Download Software:
     VideoChatRobot v0.1 (posted 2/9/2011)
     VideoChatRobot v0.2 (posted 2/11/2011)

Included are the executable, C# source, and two PDFs: one describing installation and usage of the control software, the other more information about modifying the charging station.

The software does a few nice things like try to setup UPnP router port forwarding automatically, queries the external IP needed to make a connection over the open internet, maintains a network heartbeat which stops the robot if the connection is lost, a control password, auto-connect on launch options, and even mediates the maximum acceleration/deceleration of the motors so it doesn't jerk so much or fall over.

The UPnP port forwarding is far from perfect is not well tested at all. If it works for you, consider yourself lucky. Otherwise, ask a friend how to set up port forwarding to enable remote control over the internet.

Once you have all the parts: the netbook, the robot, the serial cable, the software. You can probably be up an running within 5 minutes. Assembly is merely plugging cables together.  Mounting the netbook can be done with velcro or tape.  Building the rise stand is more challenging, but entirely optional.  I happen to have access to a laser cutter to make my clear plastic stand, but you can probably make something adequate out of wood.

Optional: Modifying the Charging Station
Probably one of the more interesting parts of this project from a procrastineering standpoint is the modifcation to the docking station so that it would charge something else in addition to the robot base.

What I did is admittedly pretty crude and arguably rather unsafe. So, this is HIGHLY NOT RECOMMENDED unless you are very comfortable working with high voltage electricity and accept all the personal risks of doing so and potential risks to others. This is provided for informational purposes only and I am not responsible for any damages or harm resulting from the use of this material. Working with household power lines can be very dangerous posing both potential electrocution and fire risk. This is also unquestionably a warranty voiding activity. DO NOT ATTEMPT THIS without appropriate supervision or expertise.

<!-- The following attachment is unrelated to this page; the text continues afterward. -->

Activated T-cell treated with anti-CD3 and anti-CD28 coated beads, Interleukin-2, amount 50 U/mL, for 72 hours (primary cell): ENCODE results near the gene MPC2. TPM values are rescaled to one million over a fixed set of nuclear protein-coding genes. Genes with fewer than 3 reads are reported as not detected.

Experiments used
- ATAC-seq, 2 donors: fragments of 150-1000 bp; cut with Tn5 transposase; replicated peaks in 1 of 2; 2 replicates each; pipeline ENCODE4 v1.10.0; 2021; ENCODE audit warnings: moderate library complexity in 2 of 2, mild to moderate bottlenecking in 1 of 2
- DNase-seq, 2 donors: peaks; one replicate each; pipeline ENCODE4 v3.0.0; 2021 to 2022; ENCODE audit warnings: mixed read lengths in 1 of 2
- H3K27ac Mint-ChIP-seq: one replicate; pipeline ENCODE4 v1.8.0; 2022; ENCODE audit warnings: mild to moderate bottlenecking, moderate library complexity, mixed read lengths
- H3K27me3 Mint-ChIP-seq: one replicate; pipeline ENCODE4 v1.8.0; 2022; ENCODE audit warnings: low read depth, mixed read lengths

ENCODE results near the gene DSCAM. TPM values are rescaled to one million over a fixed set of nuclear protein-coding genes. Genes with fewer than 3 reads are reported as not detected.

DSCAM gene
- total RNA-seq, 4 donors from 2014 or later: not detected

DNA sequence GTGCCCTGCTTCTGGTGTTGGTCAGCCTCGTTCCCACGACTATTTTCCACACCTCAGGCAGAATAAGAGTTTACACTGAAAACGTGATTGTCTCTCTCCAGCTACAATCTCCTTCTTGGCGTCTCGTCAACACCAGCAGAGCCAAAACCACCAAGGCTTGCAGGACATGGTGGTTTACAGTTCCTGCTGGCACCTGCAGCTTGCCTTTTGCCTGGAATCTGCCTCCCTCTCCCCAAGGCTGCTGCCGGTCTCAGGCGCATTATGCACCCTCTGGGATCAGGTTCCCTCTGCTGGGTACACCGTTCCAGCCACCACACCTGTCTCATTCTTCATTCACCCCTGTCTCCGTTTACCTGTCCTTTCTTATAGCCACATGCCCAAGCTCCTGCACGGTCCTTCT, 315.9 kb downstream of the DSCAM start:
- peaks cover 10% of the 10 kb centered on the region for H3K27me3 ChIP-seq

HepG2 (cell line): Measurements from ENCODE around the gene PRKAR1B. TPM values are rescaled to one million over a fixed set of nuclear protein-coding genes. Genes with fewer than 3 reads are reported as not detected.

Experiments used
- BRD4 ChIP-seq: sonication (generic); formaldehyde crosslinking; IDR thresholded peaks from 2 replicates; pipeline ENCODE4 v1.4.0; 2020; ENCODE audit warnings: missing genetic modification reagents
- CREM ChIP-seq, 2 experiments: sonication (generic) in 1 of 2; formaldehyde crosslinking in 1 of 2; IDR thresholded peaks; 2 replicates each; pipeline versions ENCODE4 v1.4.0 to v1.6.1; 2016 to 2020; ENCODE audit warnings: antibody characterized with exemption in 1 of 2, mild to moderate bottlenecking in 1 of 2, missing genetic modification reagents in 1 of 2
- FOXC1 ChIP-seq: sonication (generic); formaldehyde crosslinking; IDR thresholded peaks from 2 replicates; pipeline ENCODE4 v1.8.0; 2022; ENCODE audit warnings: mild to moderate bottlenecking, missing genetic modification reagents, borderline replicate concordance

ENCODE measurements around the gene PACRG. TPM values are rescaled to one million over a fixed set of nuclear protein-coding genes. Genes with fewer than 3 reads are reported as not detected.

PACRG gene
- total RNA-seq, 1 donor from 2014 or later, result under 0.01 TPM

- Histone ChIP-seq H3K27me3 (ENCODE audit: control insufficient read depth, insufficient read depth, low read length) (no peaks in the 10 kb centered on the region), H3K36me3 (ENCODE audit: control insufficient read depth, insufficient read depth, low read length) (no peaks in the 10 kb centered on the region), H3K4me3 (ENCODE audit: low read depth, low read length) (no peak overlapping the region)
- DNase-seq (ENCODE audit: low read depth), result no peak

Now that I've hopefully scared you away from doing this... what exactly did I do? A high level picture is shown here:

The PDF document in the download describes changes in more detail. But, I had a lot of trouble trying to tap the existing iRobot Create charging voltage to charge something else. Primarily, because the charging voltage dips down to 0V periodically and holds for several milliseconds. That would require making some kind of DC uninterruptable power supply and made the project much more complex. The easiest way to support a wide range of devices that could ride on the robot was to somehow get 120V AC to the cargo bay... for those of you with some familiarity with electronics, you probably can see the variety of safety hazards this poses. So, again this is HIGHLY NOT RECOMMENDED and is meant to just be a reference for trying to come up with something better.

I actually do wish iRobot would modify the charging station for the Create to officially provide a similar type of charging capability. It is such a nice robot base and it is an obvious desire to have other devices piggy back on the robot that might not be able to run off the Create's battery supply. I personally believe it would make it a dramatically more useful and appealing robot platform.

Usage Notes
At the time of this post, I've been using it remotely for about a month on a regular basis between Mountain View and Seattle.  My nephews in Washington DC were also able to use it chase my cat around my house in Seattle quite effectively.  Thus far, it has worked without any real major problems. The only real interventions on the remote side have been when I ran it too long (>4 hours) and the netbook battery dies or having the optional 4th wheel on the iRobot Create pop-off which can be solved with some super glue.  Otherwise, the control software and the charging station have been surprisingly reliable. Using remote desktop software like TeamViewer, I can push software changes to the netbook remotely, restart the computer, put Skype into full screen (which it frustratingly doesn't have as a default option for auto-answered video calls), and otherwise check in on the heath of the netbook.